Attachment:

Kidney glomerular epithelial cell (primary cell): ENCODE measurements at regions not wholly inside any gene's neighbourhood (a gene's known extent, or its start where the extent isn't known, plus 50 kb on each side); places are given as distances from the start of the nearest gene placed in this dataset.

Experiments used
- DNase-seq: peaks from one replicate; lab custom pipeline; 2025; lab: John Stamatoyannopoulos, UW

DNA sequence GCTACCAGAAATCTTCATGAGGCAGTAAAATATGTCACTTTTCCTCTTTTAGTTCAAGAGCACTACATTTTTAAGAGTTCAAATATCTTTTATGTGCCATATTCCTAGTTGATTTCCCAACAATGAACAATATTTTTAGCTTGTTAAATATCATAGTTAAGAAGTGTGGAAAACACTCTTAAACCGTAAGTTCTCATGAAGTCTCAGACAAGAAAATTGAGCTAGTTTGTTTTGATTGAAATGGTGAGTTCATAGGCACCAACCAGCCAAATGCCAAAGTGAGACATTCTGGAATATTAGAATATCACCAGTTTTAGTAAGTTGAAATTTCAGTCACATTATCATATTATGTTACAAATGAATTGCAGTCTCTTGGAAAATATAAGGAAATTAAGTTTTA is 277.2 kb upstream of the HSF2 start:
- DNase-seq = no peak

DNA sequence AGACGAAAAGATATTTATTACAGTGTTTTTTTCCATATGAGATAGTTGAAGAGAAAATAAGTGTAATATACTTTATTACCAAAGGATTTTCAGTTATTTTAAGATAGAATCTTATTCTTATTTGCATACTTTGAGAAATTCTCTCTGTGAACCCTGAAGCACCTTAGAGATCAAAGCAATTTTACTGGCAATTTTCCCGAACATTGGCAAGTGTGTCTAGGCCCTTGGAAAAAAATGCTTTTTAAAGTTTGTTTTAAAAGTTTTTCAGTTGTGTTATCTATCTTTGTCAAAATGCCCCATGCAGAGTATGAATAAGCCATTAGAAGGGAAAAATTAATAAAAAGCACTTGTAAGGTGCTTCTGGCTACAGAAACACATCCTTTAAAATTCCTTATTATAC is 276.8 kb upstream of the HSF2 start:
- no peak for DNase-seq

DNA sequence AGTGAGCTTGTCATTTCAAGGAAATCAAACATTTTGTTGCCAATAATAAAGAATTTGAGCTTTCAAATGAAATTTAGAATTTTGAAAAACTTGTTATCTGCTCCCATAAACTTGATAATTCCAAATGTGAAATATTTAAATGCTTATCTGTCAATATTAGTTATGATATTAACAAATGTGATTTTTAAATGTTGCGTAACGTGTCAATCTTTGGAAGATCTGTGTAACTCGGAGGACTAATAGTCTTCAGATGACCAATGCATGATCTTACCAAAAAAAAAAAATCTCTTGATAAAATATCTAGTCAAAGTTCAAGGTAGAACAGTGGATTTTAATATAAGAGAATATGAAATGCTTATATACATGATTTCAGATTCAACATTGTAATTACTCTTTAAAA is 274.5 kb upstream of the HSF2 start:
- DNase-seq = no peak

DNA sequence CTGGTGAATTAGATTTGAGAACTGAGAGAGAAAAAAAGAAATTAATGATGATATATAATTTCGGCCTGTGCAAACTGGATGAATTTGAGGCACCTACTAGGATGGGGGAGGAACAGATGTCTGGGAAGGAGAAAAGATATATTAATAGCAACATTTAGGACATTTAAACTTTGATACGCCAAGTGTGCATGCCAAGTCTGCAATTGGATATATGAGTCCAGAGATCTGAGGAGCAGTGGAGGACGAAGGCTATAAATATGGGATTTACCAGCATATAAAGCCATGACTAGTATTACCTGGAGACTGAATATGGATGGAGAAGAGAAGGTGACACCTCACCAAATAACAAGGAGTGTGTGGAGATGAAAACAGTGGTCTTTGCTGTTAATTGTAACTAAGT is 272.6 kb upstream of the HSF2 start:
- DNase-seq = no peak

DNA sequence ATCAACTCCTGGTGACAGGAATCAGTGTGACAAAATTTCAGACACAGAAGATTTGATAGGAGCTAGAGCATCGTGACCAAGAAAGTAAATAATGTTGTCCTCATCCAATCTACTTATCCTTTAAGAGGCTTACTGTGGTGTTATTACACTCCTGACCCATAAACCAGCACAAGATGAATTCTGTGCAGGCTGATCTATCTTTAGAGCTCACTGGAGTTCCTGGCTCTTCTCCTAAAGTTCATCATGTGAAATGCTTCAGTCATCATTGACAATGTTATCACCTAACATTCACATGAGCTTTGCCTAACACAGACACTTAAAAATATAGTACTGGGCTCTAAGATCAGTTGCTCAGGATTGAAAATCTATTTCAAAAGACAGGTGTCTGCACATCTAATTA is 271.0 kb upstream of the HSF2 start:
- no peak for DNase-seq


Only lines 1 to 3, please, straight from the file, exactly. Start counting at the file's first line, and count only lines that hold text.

Kidney glomerular epithelial cell (primary cell): ENCODE measurements at regions not wholly inside any gene's neighbourhood (a gene's known extent, or its start where the extent isn't known, plus 50 kb on each side); places are given as distances from the start of the nearest gene placed in this dataset.

Experiments used
- DNase-seq: peaks from one replicate; lab custom pipeline; 2025; lab: John Stamatoyannopoulos, UW